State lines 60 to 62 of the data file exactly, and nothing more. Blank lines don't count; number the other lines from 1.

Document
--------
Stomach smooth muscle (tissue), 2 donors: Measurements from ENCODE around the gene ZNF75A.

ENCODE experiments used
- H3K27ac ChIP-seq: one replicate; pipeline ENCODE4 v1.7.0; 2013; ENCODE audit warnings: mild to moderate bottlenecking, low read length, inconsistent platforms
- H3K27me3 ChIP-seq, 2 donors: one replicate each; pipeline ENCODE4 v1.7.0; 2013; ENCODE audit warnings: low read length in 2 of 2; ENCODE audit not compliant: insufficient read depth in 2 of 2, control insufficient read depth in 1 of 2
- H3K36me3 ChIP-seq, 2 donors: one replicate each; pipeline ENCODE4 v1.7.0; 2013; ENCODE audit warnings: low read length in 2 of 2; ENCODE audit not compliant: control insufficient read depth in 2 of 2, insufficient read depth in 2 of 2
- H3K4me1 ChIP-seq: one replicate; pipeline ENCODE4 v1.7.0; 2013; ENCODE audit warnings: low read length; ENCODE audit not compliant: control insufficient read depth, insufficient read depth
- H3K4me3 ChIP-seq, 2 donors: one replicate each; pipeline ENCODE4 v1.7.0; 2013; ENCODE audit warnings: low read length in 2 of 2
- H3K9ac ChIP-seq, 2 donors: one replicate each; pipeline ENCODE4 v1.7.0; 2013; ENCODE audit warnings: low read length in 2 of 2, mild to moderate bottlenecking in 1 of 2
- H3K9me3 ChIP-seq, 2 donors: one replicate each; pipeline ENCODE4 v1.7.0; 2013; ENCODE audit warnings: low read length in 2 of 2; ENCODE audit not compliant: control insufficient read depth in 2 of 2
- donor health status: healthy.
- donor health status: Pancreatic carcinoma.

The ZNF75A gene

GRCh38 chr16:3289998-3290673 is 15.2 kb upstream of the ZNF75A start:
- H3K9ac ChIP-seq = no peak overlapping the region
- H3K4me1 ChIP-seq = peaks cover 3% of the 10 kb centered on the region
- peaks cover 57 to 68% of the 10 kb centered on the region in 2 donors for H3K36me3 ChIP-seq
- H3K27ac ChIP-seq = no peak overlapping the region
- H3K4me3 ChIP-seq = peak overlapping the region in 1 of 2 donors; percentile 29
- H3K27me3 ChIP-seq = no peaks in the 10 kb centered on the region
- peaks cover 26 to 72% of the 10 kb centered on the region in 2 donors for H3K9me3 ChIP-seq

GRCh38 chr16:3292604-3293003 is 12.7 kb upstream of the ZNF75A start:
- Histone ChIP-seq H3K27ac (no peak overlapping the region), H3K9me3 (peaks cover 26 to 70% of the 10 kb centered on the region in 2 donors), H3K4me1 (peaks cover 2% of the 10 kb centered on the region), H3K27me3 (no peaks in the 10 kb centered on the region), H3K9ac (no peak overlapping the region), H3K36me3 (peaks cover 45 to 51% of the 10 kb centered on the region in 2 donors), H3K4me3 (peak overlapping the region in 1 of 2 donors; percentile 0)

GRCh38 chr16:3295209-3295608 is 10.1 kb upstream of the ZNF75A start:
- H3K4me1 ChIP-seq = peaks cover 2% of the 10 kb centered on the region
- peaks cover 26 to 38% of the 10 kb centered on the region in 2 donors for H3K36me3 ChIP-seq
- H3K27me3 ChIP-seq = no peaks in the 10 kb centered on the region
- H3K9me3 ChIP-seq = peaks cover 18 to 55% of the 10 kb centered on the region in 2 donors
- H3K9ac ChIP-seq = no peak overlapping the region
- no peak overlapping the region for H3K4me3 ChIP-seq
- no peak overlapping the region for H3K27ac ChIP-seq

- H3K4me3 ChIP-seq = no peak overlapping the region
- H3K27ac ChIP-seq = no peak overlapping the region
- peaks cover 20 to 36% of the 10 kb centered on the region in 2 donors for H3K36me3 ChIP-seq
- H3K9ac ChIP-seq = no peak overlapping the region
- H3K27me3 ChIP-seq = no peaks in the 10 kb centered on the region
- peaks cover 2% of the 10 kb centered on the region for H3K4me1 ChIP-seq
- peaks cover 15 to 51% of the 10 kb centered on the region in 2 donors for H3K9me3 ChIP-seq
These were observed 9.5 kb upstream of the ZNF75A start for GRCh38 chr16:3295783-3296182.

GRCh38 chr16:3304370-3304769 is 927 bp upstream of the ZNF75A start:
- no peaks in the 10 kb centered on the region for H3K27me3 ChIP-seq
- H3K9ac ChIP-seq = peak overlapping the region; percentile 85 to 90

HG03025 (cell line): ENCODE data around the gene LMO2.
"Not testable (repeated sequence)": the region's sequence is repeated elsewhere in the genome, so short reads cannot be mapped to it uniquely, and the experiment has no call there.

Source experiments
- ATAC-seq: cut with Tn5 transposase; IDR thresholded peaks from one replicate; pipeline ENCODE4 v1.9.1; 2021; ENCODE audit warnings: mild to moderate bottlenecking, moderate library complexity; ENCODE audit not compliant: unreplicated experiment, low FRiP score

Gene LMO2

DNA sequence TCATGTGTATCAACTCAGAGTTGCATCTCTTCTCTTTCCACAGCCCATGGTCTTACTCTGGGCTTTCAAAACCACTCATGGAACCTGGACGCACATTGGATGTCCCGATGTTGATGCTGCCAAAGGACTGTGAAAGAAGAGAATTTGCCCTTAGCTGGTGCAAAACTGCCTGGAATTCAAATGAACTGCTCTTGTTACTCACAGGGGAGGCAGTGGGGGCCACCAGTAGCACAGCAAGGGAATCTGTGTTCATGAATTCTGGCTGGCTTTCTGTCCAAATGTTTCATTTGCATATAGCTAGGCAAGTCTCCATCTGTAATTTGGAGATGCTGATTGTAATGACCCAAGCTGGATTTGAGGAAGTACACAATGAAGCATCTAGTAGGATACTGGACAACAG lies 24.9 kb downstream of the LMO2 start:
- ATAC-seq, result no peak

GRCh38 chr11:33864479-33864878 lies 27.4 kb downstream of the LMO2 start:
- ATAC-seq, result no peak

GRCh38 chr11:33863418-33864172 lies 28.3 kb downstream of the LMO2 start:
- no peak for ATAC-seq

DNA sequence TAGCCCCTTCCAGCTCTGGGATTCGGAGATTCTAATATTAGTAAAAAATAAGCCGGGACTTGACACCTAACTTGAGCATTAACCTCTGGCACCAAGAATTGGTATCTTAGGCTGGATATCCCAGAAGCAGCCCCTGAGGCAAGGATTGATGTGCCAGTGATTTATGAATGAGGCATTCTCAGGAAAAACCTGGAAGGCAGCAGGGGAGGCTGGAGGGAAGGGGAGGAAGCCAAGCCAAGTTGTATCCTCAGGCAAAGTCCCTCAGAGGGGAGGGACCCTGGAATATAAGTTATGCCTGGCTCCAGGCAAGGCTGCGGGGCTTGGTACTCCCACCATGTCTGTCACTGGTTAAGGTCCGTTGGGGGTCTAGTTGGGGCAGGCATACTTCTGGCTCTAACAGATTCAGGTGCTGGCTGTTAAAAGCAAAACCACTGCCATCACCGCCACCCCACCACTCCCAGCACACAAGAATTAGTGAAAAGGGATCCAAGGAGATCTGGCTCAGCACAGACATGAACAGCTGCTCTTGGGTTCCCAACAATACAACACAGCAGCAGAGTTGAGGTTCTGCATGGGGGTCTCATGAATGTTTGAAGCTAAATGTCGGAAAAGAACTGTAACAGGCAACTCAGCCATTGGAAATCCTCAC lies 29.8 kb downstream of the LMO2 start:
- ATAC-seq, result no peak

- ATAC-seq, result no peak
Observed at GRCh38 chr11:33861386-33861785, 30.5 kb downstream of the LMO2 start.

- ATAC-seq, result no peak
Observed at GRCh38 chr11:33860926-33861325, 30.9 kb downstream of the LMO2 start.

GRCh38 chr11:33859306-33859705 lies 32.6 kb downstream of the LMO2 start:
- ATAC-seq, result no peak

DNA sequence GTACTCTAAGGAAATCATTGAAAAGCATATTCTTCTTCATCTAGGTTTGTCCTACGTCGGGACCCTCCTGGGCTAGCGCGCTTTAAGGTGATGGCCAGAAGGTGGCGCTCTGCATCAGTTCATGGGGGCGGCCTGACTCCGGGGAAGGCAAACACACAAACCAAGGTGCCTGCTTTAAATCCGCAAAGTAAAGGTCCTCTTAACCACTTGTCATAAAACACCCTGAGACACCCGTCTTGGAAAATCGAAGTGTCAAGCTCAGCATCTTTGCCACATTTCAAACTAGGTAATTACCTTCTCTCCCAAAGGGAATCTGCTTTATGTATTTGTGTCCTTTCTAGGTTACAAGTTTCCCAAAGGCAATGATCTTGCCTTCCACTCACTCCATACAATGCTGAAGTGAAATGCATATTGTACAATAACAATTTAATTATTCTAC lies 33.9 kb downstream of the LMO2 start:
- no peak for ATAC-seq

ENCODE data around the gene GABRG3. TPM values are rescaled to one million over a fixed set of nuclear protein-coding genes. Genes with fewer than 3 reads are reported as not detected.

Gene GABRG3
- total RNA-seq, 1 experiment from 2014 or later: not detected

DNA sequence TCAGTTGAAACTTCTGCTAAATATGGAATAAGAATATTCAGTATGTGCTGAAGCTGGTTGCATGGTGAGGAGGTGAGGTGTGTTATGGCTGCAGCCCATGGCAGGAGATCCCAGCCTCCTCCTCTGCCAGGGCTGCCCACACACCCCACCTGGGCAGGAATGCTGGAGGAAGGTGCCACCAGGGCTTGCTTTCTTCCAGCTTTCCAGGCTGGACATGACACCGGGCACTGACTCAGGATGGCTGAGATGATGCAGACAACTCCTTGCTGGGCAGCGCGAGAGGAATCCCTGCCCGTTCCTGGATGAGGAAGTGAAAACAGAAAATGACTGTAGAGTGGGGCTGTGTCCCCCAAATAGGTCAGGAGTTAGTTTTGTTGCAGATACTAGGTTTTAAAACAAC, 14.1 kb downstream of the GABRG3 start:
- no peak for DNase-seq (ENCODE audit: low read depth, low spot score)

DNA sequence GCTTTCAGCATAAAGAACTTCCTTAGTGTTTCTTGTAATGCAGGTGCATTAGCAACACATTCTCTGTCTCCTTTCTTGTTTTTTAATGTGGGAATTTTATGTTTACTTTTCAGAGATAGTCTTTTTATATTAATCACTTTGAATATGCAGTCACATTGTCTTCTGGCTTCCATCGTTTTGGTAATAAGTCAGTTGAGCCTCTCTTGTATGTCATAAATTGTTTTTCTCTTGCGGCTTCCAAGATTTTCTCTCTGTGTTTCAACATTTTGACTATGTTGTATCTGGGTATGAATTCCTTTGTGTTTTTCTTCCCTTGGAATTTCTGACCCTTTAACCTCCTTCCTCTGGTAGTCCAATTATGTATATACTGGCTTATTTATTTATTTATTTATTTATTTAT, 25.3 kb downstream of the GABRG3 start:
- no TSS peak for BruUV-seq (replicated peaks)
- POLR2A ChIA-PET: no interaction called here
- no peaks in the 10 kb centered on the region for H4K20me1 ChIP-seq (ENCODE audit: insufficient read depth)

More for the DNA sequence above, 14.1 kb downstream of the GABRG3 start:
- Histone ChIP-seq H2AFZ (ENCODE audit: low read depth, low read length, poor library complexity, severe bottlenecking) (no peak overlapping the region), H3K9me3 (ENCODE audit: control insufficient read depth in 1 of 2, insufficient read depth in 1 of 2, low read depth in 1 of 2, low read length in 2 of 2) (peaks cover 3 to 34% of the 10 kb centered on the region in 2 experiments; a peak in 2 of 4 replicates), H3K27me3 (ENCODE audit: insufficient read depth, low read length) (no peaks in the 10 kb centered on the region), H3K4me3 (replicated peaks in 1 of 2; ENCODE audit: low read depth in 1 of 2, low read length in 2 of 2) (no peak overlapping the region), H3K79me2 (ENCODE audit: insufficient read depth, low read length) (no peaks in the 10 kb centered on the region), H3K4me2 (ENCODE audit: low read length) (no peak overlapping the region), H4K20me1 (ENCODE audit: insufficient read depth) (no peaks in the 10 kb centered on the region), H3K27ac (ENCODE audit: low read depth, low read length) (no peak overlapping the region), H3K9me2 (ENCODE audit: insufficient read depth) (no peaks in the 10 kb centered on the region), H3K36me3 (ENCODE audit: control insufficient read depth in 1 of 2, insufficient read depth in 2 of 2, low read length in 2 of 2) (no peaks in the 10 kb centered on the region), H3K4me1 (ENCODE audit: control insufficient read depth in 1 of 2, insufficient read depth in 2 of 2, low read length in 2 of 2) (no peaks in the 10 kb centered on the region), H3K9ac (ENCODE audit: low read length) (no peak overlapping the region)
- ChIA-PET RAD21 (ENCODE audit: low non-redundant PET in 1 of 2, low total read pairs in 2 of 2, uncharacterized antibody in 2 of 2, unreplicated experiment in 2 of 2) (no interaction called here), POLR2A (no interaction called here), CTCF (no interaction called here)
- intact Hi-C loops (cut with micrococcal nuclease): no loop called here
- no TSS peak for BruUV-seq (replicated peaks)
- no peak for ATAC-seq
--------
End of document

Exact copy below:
- ATAC-seq, result no peak

DNA sequence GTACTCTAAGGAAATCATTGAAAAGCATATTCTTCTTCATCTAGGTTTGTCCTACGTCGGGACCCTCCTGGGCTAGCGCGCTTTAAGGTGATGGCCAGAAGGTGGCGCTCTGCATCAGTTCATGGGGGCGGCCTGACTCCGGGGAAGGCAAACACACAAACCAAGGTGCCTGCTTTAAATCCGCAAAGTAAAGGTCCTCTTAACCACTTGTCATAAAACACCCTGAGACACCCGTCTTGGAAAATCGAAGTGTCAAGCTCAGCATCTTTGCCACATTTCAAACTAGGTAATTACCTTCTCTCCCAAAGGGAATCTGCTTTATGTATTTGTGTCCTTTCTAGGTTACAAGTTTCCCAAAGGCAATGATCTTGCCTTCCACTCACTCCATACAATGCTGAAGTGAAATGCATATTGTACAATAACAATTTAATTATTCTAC lies 33.9 kb downstream of the LMO2 start:
- no peak for ATAC-seq